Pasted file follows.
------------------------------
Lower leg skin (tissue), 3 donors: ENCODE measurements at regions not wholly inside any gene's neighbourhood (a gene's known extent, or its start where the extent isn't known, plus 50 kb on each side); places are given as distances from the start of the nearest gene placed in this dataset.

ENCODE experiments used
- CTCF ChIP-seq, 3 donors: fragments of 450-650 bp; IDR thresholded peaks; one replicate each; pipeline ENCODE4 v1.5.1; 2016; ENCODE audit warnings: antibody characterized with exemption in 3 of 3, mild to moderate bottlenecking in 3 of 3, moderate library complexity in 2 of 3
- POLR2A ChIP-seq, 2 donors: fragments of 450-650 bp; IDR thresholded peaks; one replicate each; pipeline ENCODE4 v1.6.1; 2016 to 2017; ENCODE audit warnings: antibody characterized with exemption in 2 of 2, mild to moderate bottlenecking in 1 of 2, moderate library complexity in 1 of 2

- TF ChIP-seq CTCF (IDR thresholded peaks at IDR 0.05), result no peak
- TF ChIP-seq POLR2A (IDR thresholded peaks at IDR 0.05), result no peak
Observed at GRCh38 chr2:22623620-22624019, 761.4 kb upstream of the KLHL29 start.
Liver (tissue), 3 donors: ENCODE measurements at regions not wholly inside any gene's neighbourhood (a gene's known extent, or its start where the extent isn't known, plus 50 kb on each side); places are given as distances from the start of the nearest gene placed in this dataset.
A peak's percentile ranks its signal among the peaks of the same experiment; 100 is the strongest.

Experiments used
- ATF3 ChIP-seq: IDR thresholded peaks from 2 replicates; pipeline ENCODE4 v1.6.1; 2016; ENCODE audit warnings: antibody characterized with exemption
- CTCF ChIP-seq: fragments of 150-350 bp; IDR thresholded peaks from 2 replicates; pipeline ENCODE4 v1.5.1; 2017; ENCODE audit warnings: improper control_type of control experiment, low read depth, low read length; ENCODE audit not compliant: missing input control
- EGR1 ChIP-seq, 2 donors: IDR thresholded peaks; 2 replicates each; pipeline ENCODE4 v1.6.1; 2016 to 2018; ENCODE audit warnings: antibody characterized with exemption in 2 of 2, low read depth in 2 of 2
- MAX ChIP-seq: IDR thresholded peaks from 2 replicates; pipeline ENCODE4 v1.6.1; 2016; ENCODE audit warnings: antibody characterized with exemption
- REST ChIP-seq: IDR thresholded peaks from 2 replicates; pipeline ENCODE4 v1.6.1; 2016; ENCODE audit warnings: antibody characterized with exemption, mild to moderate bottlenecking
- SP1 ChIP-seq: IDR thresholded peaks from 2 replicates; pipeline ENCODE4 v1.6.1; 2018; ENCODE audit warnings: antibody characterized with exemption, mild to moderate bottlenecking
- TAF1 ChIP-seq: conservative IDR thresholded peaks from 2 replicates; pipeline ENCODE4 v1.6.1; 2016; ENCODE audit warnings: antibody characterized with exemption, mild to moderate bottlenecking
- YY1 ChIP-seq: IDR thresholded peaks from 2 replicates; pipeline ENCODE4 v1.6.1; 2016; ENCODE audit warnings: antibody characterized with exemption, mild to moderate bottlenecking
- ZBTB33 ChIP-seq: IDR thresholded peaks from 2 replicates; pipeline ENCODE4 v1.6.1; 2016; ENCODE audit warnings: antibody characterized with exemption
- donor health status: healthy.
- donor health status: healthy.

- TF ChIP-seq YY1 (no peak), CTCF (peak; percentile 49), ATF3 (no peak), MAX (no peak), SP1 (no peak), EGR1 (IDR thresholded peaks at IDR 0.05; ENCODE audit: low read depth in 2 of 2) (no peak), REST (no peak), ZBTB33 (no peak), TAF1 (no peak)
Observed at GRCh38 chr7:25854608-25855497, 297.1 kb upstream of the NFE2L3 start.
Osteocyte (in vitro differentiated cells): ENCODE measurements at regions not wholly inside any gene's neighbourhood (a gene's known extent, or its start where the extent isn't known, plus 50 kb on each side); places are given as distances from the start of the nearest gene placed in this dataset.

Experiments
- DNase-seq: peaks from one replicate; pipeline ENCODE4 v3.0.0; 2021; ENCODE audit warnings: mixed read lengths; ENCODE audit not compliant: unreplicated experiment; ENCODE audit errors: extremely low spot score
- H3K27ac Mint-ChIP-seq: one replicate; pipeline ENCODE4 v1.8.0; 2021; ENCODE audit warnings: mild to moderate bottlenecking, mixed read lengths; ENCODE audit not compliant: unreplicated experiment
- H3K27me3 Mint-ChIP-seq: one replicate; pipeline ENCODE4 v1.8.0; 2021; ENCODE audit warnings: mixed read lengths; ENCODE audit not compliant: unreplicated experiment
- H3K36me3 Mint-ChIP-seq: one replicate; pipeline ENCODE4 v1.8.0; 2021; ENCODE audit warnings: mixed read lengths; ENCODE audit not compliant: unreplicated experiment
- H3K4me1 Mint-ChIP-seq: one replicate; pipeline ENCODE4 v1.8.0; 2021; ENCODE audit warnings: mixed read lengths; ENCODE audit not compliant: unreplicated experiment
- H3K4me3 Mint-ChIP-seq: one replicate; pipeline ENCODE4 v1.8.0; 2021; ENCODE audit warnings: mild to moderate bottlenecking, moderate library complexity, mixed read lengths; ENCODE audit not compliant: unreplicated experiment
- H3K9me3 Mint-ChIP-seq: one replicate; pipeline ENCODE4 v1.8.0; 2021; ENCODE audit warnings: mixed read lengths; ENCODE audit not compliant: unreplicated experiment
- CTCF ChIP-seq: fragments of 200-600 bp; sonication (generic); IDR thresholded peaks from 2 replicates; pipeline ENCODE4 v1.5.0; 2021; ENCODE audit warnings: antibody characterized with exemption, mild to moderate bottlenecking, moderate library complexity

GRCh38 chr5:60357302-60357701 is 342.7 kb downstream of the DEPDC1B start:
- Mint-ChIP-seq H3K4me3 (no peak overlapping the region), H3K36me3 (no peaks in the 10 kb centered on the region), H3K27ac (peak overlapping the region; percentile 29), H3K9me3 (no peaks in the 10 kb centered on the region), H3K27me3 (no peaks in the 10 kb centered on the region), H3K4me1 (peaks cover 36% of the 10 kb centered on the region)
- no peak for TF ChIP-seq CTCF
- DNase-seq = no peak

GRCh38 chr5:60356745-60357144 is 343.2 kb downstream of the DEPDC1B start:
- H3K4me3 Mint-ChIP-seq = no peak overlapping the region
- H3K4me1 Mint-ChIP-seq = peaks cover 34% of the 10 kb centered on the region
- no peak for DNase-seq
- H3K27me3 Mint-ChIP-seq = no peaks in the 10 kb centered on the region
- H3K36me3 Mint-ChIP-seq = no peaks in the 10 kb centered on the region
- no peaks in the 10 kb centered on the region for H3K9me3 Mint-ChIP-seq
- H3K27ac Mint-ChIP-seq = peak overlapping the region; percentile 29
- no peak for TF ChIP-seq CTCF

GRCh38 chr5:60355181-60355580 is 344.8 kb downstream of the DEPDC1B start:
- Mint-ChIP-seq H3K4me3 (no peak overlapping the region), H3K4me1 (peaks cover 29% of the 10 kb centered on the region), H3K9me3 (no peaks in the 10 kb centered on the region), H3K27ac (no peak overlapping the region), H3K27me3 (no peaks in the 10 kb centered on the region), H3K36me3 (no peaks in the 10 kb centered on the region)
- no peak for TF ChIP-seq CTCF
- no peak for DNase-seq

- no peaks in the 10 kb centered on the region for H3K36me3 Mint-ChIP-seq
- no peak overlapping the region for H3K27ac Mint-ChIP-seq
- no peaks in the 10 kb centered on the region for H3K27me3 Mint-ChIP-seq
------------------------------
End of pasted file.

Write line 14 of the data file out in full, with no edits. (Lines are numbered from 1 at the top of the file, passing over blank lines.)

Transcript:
- MAX ChIP-seq: IDR thresholded peaks from 2 replicates; pipeline ENCODE4 v1.6.1; 2016; ENCODE audit warnings: antibody characterized with exemption